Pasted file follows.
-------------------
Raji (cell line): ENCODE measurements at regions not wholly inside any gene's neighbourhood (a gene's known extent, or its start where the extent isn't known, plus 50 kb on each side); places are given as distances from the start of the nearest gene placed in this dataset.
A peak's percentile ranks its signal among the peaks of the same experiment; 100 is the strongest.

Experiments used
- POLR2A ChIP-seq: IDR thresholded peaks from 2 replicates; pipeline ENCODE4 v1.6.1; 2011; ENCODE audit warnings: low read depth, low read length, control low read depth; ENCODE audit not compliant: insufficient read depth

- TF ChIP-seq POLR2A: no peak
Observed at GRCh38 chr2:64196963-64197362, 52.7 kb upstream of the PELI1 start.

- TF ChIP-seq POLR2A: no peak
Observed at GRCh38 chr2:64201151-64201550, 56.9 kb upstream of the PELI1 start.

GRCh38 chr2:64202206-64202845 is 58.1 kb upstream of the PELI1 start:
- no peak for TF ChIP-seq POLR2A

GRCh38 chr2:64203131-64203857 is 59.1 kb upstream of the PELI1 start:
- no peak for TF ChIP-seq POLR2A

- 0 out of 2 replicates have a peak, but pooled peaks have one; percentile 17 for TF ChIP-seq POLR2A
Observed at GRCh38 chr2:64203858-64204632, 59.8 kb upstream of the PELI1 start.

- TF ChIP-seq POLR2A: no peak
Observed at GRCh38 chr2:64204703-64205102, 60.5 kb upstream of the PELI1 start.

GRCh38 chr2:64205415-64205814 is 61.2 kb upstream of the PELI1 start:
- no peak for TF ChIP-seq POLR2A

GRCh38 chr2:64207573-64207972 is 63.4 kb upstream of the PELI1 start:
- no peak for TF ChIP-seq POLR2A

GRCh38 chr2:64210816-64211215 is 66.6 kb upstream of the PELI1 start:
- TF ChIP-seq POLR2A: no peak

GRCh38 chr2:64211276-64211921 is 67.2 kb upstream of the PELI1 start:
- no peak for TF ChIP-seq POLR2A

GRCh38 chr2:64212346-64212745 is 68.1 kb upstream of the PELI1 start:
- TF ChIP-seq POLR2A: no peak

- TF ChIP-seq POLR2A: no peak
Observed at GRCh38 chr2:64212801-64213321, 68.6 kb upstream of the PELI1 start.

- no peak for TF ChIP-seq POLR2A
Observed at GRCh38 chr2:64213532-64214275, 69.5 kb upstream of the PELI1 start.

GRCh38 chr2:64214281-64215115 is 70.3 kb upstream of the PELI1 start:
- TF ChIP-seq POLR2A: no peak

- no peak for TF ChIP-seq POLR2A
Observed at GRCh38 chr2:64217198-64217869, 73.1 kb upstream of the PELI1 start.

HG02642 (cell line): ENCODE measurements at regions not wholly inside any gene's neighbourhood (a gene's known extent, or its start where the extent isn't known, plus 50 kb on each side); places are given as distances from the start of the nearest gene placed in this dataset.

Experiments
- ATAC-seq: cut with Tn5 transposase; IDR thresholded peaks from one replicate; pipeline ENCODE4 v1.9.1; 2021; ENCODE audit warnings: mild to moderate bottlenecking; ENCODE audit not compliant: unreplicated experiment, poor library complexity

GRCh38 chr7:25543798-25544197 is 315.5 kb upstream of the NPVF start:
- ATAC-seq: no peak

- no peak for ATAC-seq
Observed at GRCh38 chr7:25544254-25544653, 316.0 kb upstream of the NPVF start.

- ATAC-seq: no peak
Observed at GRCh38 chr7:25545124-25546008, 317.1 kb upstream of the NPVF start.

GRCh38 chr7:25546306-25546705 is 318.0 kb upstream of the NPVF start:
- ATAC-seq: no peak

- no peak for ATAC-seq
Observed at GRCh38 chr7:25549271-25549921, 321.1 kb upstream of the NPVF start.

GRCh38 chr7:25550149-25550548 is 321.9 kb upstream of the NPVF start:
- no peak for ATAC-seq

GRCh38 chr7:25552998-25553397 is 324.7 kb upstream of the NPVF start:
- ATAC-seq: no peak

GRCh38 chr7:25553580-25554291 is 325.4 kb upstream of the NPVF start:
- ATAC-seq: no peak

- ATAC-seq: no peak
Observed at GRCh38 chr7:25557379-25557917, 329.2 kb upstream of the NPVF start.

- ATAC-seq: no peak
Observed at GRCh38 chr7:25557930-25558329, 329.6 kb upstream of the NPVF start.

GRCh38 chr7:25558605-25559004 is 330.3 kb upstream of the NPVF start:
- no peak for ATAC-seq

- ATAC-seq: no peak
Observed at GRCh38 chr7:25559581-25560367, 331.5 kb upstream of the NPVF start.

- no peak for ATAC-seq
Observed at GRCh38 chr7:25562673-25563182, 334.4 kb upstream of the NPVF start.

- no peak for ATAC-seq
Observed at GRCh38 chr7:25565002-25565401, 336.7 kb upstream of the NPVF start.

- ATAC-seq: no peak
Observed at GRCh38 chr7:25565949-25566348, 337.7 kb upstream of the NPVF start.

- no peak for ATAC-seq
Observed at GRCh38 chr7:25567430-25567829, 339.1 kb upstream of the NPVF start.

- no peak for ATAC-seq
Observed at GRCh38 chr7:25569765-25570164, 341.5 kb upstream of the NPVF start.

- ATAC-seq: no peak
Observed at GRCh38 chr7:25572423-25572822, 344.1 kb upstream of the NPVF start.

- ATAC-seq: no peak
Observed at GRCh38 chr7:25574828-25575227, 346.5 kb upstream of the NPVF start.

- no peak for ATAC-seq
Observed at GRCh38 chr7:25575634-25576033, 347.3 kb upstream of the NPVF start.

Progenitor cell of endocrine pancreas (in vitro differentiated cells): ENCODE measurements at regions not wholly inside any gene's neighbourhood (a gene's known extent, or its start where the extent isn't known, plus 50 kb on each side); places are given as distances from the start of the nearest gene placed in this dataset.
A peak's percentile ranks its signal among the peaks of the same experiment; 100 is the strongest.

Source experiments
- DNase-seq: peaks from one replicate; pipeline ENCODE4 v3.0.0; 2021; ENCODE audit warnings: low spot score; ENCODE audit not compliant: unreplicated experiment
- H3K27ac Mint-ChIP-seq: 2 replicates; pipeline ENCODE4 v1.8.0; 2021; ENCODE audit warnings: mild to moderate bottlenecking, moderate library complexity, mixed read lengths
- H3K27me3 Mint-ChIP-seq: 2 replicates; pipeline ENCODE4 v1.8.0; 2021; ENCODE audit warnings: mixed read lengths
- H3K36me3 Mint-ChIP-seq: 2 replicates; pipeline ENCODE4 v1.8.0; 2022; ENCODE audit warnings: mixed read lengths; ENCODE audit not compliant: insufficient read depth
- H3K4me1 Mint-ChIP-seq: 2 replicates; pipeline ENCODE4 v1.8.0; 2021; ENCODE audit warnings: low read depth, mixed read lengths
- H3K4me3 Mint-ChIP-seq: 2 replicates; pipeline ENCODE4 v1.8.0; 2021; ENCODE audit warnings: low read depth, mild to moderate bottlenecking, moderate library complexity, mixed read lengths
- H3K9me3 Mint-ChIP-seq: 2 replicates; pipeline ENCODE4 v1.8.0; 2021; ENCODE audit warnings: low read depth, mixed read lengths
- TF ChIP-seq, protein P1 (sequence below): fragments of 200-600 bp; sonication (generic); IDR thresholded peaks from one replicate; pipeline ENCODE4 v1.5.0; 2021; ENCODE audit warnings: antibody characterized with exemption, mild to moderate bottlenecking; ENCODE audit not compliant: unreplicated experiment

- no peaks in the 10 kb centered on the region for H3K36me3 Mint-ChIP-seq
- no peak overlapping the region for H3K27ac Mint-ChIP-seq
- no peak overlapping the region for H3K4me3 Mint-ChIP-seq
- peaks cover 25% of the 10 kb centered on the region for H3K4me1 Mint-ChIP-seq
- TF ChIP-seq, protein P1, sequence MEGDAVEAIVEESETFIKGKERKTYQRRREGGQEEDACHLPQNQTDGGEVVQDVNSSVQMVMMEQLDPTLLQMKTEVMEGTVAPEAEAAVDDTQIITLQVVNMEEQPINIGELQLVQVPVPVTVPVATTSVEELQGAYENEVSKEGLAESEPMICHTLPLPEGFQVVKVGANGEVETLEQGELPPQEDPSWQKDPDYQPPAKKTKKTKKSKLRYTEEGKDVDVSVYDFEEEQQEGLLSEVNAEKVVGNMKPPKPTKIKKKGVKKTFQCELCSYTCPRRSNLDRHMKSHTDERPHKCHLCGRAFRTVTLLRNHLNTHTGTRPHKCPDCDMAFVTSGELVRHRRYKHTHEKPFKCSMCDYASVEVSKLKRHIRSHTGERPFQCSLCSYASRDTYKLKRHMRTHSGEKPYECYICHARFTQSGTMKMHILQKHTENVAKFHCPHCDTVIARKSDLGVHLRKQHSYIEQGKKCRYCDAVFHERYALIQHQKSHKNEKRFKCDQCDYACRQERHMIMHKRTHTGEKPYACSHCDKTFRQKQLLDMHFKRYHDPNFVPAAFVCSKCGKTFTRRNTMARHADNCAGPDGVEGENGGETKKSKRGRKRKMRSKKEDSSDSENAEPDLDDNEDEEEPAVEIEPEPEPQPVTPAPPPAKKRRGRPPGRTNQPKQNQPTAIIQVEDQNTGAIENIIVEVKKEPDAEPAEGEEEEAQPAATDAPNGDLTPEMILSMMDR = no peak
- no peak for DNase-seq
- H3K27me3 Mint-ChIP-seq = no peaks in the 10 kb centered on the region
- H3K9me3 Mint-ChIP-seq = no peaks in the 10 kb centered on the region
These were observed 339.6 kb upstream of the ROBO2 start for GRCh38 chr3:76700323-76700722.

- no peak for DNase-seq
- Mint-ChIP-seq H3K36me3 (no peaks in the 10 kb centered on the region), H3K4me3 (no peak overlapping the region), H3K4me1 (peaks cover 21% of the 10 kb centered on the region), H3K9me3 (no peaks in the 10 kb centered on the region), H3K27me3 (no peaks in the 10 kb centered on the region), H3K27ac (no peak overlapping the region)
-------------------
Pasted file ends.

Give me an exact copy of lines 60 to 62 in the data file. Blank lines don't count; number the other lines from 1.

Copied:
- ATAC-seq: no peak
Observed at GRCh38 chr7:25559581-25560367, 331.5 kb upstream of the NPVF start.

- no peak for ATAC-seq